The Debt Ceiling Crisis Aftermath: What Multifamily Needs To Know

It’s still not clear exactly how the increase to the debt ceiling will affect the behavior of the American economy. The long term effects of this change are difficult to predict in the global marketplace, but there are three ways this increase could significantly affect the multifamily industry. Changes in the mortgage rates, falling stock prices, and the behavior of international investors may all indirectly affect the multifamily industry. Over the next few months, the nation will find out what some of the repercussions of an increased debt ceiling are, but until then, we can only speculate about what kinds of changes we might see. Predicting the economy is a bit like predicting the weather in that regard, we can see the patterns of influence amassing into storm clouds, but whether or not it will rain is still anyone’s guess.

Mortgage Rates

When the news first hit that the debt ceiling would be raised, economists were concerned that long-term mortgage rates would begin to increase. After a week with a higher debt ceiling, however, it doesn’t appear that mortgage rates have increased. The number of people buying new homes remained steady, though low, which could indicate that rates may remain stable over the next few months. If rates do rise, it could send potential home buyers back into the already saturated rental market, forcing rental prices up as the demand for rentals surpasses the supply of units available. This situation would benefit multifamily companies, though it may make it harder for people already struggling to get by to afford rent.

Stock Market

Stocks have been falling since the announcement the debt ceiling had been raised. For many people, this could mean a loss of net worth as well as a loss of income. Families that are already teetering on the edge of financial stability could find themselves in financial trouble over the next few months, a situation that will likely lead to further foreclosures. These families are likely to move into apartments or other rental units in order to save money and get back on their feet. Again, this increase in demand will lead to increased rental rates in many parts of the country.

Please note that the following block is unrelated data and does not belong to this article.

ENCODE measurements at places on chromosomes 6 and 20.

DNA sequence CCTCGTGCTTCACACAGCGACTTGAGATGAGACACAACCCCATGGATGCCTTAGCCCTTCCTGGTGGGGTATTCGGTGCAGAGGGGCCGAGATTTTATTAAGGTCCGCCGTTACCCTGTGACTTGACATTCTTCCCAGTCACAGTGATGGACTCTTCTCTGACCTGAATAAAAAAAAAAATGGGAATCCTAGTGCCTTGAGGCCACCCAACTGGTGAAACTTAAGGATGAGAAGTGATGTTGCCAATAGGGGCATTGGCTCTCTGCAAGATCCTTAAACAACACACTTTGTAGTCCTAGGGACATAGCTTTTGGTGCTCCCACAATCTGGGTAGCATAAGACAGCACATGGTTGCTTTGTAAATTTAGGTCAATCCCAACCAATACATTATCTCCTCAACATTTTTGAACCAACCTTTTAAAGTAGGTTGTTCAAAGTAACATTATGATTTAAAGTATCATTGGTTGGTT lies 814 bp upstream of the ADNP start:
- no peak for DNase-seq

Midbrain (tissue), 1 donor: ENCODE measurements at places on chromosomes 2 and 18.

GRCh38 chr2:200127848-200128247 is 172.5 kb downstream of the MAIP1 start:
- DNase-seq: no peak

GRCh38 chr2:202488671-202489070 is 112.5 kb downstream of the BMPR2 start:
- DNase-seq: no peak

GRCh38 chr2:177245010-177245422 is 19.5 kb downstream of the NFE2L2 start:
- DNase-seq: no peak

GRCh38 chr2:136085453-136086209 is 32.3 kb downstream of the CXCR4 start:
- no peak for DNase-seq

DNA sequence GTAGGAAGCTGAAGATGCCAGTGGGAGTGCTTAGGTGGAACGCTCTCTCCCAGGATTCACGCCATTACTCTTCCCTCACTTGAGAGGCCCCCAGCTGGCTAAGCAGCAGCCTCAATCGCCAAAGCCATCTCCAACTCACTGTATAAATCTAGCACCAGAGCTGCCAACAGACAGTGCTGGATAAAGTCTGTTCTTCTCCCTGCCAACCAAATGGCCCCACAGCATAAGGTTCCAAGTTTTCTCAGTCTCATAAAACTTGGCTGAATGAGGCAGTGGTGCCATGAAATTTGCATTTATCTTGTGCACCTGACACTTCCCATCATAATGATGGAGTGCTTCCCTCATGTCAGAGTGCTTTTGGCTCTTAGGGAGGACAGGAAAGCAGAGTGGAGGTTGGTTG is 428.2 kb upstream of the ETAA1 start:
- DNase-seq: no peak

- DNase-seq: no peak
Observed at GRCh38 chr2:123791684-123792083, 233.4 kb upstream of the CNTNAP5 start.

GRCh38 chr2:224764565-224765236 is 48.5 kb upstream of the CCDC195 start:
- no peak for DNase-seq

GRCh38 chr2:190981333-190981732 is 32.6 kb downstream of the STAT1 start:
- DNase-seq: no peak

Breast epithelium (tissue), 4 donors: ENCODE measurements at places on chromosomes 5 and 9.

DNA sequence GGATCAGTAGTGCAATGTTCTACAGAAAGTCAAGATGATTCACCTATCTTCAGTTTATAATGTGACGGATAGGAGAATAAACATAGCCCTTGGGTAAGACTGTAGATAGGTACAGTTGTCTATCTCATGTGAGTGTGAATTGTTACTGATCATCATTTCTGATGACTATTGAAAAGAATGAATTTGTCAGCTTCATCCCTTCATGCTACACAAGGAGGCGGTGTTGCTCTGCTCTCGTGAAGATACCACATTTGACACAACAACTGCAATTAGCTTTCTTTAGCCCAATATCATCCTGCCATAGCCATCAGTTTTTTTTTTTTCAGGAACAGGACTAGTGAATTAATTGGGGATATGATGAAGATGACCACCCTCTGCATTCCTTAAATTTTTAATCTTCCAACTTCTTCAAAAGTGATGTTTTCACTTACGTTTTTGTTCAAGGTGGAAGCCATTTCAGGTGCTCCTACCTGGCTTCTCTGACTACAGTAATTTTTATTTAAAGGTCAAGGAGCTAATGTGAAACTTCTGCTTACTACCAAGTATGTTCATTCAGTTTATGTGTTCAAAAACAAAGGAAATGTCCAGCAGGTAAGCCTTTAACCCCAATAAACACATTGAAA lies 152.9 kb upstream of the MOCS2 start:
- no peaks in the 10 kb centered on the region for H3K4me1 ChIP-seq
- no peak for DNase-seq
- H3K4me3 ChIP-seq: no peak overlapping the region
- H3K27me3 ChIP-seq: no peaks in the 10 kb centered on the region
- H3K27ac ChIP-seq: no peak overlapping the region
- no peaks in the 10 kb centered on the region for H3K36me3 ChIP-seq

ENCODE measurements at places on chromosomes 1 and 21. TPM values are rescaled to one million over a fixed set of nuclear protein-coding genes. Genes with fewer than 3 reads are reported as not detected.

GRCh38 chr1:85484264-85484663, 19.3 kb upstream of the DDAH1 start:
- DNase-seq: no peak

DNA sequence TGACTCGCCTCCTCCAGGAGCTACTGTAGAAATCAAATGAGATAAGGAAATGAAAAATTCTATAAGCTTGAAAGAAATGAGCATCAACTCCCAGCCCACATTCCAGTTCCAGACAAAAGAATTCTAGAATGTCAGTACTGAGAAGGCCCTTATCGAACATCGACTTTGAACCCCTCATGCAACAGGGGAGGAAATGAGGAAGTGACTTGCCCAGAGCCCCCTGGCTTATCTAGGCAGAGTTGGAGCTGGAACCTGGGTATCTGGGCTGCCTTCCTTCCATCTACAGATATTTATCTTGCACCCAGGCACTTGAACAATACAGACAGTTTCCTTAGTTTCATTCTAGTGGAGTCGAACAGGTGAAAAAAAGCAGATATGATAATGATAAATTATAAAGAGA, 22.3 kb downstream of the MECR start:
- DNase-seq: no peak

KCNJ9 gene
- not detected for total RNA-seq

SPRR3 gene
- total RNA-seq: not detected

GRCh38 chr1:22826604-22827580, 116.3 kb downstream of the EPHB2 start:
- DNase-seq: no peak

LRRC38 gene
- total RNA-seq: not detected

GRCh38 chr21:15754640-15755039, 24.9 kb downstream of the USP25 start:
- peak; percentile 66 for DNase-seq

Uncertainty in the Global Market Place

The United States was recently downgraded from an AAA credit rating to an AA+ rating. Though this doesn’t seem to have had an effect yet, it’s not clear how this downgrade will affect the way foreign businesses invest in the United States. It is possible that this downgrade will not have much of an effect on the day to day lives of Americans but it is also possible that it could lead to further financial hardships, whether through the loss of jobs or the devaluing of business and property. If this happens, it could hurt the already ailing housing market which would push more people into the rental market. Only time will tell how the global community will respond to this downgrade.

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